Does California Have Gender Identity Discrimination Laws?
LA Gender Identity Discrimination Lawyer Explains Your Rights To Expression
California employment laws are among the most comprehensive in the nation, and specifically prohibit workplace and housing discrimination against a wide range of protected groups. Notably, discrimination on the basis of gender identity is against these laws. “Gender identity” refers to a person’s self-concept of his or her own gender, which may not always be the same as that person’s biological gender. Gender identity is distinct from sexual orientation and gender expression, though they are closely linked. While everyone has a gender identity, workers whose identities do not correspond with their assigned genders are more likely to face discrimination in the workplace. However, this is illegal in California, meaning that workers may file an employment lawsuit if they experience such discrimination.
What is Gender Discrimination?
If you believe you have been subjected to gender identity discrimination in the workplace, you may be able to secure relief under state or federal law. At Kesluk, Silverstein, Jacob & Morrison, P.C. our Los Angeles employment lawyers have more than 100 years of combined experience upholding workers’ rights in California. A gender identity discrimination lawyer from our law firm can explain your legal rights and help you file a claim. You may be able to recover compensation and help protect future workers from receiving similar treatment.
What are the Gender Identity Discrimination Laws in California?
In California, the Fair Employment and Housing Act (FEHA) prohibits gender identity discrimination. Courts sometimes interpret the Civil Rights Act of 1964, a federal law, in a way that protects workers from this kind of discrimination in the workplace. However, the FEHA specifically bans discrimination against transsexuals, transvestites and “persons with traits not stereotypically associated with their gender”. These traits may include personality, clothing, hairstyle, speech, mannerisms and/or demeanor. They may also include secondary sex characteristics, such as vocal pitch, facial hair and body size or shape.
This means that employers may not discriminate against workers based on gender identity or gender expression. These laws protect not only transgender individuals, but also men who are “perceived” as being too “feminine” and women who are “perceived” as being too “masculine.”
Depending on the industry, these laws may raise legitimate concerns regarding the enforcement of dress codes and the use of traditionally single-sex facilities, such as washrooms. Generally, an employee may legally use whichever restroom fits his or her gender identity, rather than biological gender. Additionally, a person’s coworkers typically should use the name and pronoun consistent with a person’s gender identity.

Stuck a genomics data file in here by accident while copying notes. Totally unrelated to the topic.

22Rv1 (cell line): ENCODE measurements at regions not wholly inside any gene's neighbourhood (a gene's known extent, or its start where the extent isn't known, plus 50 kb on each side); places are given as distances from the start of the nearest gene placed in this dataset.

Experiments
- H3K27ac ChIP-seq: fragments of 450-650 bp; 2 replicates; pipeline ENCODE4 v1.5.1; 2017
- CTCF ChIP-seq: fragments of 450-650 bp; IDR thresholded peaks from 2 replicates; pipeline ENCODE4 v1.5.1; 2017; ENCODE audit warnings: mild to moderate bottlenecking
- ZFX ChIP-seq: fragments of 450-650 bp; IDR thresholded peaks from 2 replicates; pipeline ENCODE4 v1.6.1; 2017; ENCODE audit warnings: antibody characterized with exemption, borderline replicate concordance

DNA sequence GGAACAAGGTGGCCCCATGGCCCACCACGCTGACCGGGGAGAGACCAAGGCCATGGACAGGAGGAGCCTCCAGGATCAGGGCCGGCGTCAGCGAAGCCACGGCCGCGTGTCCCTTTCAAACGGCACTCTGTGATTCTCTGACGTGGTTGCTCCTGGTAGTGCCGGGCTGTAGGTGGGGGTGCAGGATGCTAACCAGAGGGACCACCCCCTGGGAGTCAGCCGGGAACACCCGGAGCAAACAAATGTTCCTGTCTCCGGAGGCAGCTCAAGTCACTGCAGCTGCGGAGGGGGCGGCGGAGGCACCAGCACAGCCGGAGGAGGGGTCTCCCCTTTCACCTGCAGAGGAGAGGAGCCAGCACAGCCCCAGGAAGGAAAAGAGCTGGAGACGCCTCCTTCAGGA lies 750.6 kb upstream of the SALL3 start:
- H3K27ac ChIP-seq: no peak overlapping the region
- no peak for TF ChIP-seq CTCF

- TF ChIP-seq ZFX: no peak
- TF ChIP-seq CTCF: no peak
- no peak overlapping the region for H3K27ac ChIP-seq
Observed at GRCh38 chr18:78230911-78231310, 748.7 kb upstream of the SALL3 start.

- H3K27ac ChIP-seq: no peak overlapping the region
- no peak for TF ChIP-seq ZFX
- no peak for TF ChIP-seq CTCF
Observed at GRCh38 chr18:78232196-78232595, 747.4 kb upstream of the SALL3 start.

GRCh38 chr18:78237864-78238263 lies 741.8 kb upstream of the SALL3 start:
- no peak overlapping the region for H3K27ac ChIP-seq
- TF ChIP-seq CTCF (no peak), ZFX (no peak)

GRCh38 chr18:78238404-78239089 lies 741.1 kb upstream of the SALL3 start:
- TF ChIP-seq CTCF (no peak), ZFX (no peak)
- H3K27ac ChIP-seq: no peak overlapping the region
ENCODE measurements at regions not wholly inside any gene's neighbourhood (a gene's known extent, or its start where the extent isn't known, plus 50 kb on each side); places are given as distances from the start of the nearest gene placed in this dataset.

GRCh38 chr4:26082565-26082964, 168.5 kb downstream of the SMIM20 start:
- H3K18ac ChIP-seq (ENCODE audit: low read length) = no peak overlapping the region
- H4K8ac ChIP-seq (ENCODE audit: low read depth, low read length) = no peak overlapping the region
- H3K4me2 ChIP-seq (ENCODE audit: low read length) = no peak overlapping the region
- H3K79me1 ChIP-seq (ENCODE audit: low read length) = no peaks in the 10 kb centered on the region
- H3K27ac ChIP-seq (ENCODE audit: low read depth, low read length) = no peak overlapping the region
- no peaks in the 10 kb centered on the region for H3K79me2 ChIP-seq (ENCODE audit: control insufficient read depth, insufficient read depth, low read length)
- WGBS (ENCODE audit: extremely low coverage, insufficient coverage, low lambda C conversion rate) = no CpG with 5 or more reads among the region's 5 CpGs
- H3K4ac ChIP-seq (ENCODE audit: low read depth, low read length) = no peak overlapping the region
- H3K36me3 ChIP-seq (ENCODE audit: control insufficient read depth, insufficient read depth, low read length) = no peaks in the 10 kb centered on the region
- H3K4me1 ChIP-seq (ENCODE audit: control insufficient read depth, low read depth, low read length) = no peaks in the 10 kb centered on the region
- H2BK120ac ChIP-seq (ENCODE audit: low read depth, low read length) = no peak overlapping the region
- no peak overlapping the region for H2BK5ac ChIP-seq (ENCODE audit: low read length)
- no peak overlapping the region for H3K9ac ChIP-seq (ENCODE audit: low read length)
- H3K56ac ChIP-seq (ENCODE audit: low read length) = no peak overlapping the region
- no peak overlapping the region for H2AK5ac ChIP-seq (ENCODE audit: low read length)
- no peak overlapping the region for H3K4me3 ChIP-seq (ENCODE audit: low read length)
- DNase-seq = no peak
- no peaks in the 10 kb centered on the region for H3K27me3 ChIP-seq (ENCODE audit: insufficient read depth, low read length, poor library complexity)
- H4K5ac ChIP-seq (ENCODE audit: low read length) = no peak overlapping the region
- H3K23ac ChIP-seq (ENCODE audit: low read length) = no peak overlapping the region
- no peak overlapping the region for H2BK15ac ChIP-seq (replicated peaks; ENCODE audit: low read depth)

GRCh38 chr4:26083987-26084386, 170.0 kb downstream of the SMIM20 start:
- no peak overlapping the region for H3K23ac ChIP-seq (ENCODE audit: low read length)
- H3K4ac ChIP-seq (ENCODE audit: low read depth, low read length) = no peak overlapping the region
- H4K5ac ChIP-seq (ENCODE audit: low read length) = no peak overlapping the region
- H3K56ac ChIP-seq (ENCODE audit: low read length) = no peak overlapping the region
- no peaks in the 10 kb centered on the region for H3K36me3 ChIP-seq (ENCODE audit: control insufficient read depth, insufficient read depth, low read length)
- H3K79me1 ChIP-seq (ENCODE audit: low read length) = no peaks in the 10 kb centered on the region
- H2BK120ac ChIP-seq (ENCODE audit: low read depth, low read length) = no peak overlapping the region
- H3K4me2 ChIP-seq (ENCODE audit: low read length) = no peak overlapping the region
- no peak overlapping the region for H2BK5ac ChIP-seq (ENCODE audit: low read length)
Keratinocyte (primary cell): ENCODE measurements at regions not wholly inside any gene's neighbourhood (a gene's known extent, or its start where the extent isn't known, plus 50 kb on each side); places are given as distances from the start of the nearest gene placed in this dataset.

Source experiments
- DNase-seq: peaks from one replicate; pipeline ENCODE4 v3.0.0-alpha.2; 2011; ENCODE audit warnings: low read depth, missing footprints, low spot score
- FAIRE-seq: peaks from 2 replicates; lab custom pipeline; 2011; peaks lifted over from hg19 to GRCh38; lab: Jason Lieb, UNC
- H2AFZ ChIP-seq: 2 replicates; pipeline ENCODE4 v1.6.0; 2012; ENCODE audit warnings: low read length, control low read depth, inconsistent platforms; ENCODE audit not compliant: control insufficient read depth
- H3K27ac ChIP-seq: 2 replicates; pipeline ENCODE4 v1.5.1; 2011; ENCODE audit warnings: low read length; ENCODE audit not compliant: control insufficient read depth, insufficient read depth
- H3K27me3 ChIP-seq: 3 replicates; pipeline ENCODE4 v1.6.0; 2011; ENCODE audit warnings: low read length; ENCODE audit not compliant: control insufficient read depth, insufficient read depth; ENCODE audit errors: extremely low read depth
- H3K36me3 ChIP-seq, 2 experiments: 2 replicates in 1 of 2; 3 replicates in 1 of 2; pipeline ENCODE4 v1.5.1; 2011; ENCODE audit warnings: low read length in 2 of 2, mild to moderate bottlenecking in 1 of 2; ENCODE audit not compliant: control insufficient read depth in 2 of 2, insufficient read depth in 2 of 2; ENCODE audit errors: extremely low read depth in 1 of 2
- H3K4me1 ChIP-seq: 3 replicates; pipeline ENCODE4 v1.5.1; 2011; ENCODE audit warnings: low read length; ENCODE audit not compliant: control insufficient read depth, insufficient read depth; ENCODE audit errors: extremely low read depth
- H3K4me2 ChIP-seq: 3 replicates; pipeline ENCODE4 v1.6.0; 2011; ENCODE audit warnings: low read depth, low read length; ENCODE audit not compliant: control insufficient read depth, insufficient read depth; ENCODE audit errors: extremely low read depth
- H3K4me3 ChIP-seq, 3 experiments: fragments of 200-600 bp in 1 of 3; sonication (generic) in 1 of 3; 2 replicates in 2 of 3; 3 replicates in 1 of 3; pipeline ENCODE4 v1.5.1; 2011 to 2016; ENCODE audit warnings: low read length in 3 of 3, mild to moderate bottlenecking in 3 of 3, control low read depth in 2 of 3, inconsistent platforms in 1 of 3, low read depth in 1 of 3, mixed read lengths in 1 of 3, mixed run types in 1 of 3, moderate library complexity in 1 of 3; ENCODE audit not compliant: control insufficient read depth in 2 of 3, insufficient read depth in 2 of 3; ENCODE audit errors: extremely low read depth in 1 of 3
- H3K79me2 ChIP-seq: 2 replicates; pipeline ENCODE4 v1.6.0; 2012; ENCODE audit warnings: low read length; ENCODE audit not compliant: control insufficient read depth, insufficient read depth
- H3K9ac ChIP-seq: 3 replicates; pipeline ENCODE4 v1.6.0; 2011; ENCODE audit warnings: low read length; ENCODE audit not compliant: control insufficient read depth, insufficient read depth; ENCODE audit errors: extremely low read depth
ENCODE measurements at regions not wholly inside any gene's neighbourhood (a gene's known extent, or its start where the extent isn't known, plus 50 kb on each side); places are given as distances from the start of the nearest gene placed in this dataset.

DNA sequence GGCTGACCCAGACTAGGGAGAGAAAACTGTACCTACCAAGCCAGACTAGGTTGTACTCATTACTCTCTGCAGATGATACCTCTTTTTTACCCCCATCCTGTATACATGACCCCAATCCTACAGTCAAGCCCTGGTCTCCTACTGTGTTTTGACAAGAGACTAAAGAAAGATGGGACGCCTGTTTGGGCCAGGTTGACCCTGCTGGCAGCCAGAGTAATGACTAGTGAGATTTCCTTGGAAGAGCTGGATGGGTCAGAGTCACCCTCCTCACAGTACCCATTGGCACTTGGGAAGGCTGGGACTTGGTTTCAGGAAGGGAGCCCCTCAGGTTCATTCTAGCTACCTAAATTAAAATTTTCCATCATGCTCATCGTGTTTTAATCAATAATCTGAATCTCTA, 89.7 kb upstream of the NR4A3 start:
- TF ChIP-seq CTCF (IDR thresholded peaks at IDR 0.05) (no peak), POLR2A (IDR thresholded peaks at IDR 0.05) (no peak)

California employment laws generally do allow for the enforcement of unisex uniform policies and grooming standards. However, employers may not apply different standards for men and women. For example, a policy prohibiting eye makeup should be lawful if the company enforces it in a nondiscriminatory manner. So, if an employer does not generally prohibit eye makeup, it cannot prohibit a male employee from wearing it. Similarly, an employer can prohibit, in a nondiscriminatory manner, provocative, outlandish or flamboyant dress in the workplace. However, it is clear that regardless of employers’ or customers’ personal tastes or preferences, employers cannot prohibit dressing against traditional gender norms itself.
While California laws are generally comprehensive in prohibiting all workplace and housing discrimination, there are some exceptions. For example, some religious organizations may not be held to these laws in certain circumstances. Additionally, both Title VII and most state anti-discrimination laws recognize a limited bona fide occupational qualification (BFOQ) defense. This permits employers to consider a person’s gender when filling certain jobs that directly raise privacy concerns for customers or other third parties. This may include restroom and locker-room attendants.
However, it is still unclear whether courts will recognize a similar BFOQ defense with respect to transgender applicants. We also do not know if the BFOQ defense will work in states that extended equal-rights protections to transgender applicants.
More Questions About California Gender Identity Discrimination Laws? Contact Us
If you are a victim of workplace discrimination, then contact our Los Angeles employment lawyers today. We have years of experience helping victims of discrimination at work, including gender identity and sexual orientation discrimination. If you need more information about what employer actions constitute discrimination or our work on gender identity discrimination cases, then take advantage of a free attorney consultation. Know your workplace rights. Call today.
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